According to the ‘2015 Hollywood Diversity Report’, conducted by the Ralph. J Bunche Centre for African America Studies at UCLA, expresses the amount of “racial and gender imbalances in film and television, both behind and in front of the camera, by comparing the representation of minorities to their actual proportions of the population”(NPR, 2015). This diagram below gives a good indication as to what extent this industry lacks diversity in regards to race.

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The report goes on stating that these results are surprising, because according to box office results, diversity sells, but Hollywood is still idolising the concept of white male. However, television is far more accepting of diversity, with recent shows such as , Orange is the New Black, How to Get Away With Murder, Orphan Black, Empire and many others, featuring various cultures and peoples.

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Earlier this year there was a massive uprise about their being no African-American or racial nominees at the Academy Awards. This sparked an uproar within the industry, as people were lead to believe there was heavy bias with the Academy of Motion Picture Arts and Sciences, however the problem at heart was within Hollywood’s big production houses and studios. At the Governs award, Cheryl Boone Isaacs, who is African American, announced the formation of A2020, “a five-year plan in which the Academy and the studios will work on programs to ensure that top executives expand their thinking when hiring, mentoring and encouraging new talent”(Gray, 2016).

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In the photo above, the people in colour are the only Oscar nominees of 2016, who are not white Americans.

In conclusion, this lecture has helped me to understand that the representation and inclusion of various cultures and communities is significant to the future of media and those cultures being portrayed but also to our future careers. How we handle inclusion and accessibility in our own works, identify’s what type or creators we strive to be. I know after doing this research and discovering the equalities within the film industry, specifically with race and gender, that I want to be selfless and strive to incorporate a diverse attitude into my practice.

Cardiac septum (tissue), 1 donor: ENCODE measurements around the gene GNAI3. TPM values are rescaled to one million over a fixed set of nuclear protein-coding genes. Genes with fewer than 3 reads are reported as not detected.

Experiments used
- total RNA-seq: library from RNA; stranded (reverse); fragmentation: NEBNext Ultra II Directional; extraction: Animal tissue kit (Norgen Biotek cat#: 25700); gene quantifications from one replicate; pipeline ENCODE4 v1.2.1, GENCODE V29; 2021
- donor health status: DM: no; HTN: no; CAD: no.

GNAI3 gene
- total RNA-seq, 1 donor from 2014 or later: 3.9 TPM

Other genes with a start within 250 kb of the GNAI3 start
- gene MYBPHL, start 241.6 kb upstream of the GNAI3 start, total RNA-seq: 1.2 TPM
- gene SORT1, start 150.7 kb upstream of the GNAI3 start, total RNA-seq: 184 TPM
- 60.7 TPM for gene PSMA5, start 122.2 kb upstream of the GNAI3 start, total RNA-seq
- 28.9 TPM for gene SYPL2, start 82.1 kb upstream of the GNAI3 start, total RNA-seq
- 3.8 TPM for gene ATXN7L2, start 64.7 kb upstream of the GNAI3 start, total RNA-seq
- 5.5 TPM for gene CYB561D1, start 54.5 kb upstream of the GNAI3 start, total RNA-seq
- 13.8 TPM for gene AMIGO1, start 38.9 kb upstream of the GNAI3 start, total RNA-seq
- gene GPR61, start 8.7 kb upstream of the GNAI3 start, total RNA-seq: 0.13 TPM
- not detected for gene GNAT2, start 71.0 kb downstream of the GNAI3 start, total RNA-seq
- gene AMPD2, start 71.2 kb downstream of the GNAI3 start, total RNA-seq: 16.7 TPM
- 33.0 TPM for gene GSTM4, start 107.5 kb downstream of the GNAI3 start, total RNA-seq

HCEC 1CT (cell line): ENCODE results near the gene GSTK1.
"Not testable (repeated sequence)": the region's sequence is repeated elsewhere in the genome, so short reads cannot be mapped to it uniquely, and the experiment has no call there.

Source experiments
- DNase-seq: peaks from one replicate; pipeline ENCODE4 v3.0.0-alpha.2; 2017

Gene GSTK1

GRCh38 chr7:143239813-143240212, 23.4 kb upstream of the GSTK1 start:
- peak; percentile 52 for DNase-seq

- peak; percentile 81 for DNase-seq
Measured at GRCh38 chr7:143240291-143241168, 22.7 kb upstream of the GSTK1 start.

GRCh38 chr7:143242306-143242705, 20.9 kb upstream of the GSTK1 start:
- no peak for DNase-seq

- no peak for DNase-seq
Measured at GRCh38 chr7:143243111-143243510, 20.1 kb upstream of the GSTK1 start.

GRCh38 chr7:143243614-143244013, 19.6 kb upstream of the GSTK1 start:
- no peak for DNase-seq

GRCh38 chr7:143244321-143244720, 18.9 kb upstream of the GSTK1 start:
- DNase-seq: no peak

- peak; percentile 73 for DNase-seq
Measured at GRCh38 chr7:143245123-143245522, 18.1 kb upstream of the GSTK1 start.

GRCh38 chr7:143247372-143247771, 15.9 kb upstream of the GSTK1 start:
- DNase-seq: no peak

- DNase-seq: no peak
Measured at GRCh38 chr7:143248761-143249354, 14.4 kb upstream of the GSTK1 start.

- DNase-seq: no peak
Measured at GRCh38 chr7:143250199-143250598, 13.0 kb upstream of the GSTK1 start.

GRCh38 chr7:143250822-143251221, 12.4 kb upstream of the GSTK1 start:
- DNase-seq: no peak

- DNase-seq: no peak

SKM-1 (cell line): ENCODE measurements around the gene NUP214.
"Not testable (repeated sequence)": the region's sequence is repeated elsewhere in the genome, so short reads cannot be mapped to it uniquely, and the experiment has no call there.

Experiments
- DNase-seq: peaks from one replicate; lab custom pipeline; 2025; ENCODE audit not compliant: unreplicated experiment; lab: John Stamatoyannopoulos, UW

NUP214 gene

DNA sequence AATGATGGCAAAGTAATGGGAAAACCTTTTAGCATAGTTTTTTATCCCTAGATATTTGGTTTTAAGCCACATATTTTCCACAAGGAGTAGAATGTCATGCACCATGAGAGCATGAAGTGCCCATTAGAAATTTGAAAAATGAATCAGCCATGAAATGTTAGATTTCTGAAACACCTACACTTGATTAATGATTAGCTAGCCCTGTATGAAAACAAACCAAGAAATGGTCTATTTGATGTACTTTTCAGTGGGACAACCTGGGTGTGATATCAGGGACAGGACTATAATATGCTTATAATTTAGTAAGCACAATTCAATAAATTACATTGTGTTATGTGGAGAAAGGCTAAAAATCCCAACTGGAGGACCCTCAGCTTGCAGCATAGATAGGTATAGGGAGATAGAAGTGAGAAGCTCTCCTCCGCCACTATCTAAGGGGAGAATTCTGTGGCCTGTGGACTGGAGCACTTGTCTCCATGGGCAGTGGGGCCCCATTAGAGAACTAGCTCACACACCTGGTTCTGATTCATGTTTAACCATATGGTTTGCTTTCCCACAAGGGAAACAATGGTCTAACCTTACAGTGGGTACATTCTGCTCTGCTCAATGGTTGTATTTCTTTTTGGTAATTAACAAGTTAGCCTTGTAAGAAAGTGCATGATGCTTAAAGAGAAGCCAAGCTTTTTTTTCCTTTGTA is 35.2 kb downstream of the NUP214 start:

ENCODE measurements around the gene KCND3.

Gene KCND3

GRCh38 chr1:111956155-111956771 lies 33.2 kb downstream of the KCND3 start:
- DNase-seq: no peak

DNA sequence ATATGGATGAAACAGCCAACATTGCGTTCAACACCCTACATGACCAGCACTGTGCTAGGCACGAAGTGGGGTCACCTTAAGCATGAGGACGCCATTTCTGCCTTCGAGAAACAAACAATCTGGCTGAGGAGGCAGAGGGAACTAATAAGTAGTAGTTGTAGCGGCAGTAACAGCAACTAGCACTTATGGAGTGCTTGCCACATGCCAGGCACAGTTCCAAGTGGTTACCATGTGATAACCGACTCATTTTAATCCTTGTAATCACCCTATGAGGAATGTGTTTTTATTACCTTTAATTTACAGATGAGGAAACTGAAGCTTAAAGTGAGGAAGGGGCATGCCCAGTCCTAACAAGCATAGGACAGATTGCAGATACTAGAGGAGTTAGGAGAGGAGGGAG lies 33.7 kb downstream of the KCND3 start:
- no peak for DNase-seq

References:

Breckenridge Film Festival: We believe in diversity in film (column) | SummitDaily.com. (2016). The Summit Daily. http://www.summitdaily.com/opinion/20359069-113/breckenridge-film-festival-we-believe-in-diversity-in

Diversity Sells — But Hollywood Remains Overwhelmingly White, Male. (2015). NPR.org. http://www.npr.org/sections/codeswitch/2015/02/28/389259335/diversity-sells-but-hollywood-remains-overwhelmingly-white-male

Gray, T. (2016). Academy Nominates All White Actors for Second Year in Row. Variety.  http://variety.com/2016/biz/news/oscar-nominations-2016-diversity-white-1201674903/

Saunders, T. (2016). See the Oscars luncheon photos – minus the white nominees. The Telegraph.  http://www.telegraph.co.uk/film/movie-news/oscars-nominees-lunch-how-many-black-people/

Season One. (2016). Orange is the New Black Wiki. http://orange-is-the-new-black.wikia.com/wiki/Season_One

Interview Techniques

This weeks lecture, all about secret interview techniques, was really thought-provoking and has made me question my own techniques when faced in those situations. What really stood out to me while reading this lecture were the approaches of how I can present myself through my attitude, willingness and responses to conduct a successful interview.  It also pointed out the importance of networking and communication. The techniques and helpful tips that were mentioned in this lecture will help me to know how to avoid fumbling on those tough questions and will guide me to act well and be myself to get the job.

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At some point in the hopefully near future, I will be confronted with the slightly nerve-racking and scary prospect of being interviewed for a job in my creative industry. At least I will be prepared, and feel more knowledgable about what to do. I only wish I knew this prior to my current job. Being interviewed for my current job, several questions were asked, such as:

Can you tell me a time when you’ve had to relay something to someone, and it was important to communicate the correct message?

What would relay officer Claudia look like?